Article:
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This is where the iphone has a real advantage.   And yes older phones may not get certain features are become slow. But the applications seem get updated faster on ios and take advantge of new features. This makes app much better on ios then android.    Google basically as much as it could to the play store but still is a problem.  

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Buy only Nexus, Play Editions, Moto X, and the new line of Motorola Droids. They all have vanilla, or close to it, OS installs and will always get updates faster than any other OEM.

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This is where the iphone has a real advantage.   And yes older phones may not get certain features are become slow. But the applications seem get updated faster on ios and take advantge of new features. This makes app much better on ios then android.    Google basically as much as it could to the play store but still is a problem.  

 

Google needs needs to separate the basic OS from the bloatware the carriers put on it. That way they could update Android on any device and then the carriers could do just whatever it is that they do. 

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Android devices require drivers. Kernel changes result in changed in the way drivers interact with the OS. This requires work from the driver providers to keep the devices functioning.

 

It's not as easy as simply "updating" to the latest version. This is evidenced by tablets where in there are no carriers to affect the issue.

 

Anyone who has spent serious time on XDA can tell you that each time an update for Android comes out, it takes noteworthy time to fix the previous versions of code up to work with the new android release.

 

The issue above is amplified by carriers when it comes to phones. The above alongside carriers actively resisting patches means that phone users get well ######ed in the end. The problem is the above is much more nuanced than I believe a lot of people in this thread understand.

 

I have 4.3.3 running on my Acer Iconia a500. It's a 4 year old or so tablet. Still works nicely, but there are a couple of extremely dedicated devs who do nothing but fix driver issues and software issues whenever a new version of Android releases. Imagine this process for 100 different devices, and you can see why a lot of companies don't contribute much time to it.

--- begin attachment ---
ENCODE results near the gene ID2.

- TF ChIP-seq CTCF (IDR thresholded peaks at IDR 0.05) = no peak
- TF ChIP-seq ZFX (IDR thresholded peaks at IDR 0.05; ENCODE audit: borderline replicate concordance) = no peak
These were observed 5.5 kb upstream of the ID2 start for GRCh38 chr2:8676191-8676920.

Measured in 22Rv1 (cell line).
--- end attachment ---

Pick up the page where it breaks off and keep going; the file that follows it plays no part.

Regarding GDR2 on WP8, when GDR3 releases, you'll definitely get pushed to it. Carriers can delay patches, but there is a requirement that they publish them eventually. On top of this, you can also flash the new rom directly onto the device. I for instance have a Telstra Lumia 920 that I have a debranded ROM for just sitting here waiting to flash. The process works nicely and is low risk.

 

Lastly, I would recommend reading this article: http://arstechnica.com/gadgets/2013/05/how-google-updated-android-without-releasing-version-4-3/

 

Google have been working on it for a while, it'll get better over time.

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Google needs needs to separate the basic OS from the bloatware the carriers put on it. That way they could update Android on any device and then the carriers could do just whatever it is that they do.

but android is open source.

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It's mainly a carrier problem. For example, my carrier AT&T, has to put their proprietary crap on their phones, and Google can't update the phones without going through the carriers. It's just a big mess. Apple never allowed the carriers to have that much control of their platforms. 

It has nothing to do with proprietary crap they add.

 

The carriers just send the compiled apps to the OEM, which drops them in.  The process takes minutes at most.

 

Carriers do not build their own bloatware crap.  They hire an outside source, which creates and maintains it for them.  The carrier also does not crack open the firmware update to drop them in, especially since much of an Android update is patch files, and not full versions (depending on what is updated).

 

It is the custom OEM skins,  approval process, and testing from the carrier that slows things down.

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but android is open source.

Parts are.

 

Not really relevant to the discussion though.

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It has nothing to do with proprietary crap they add.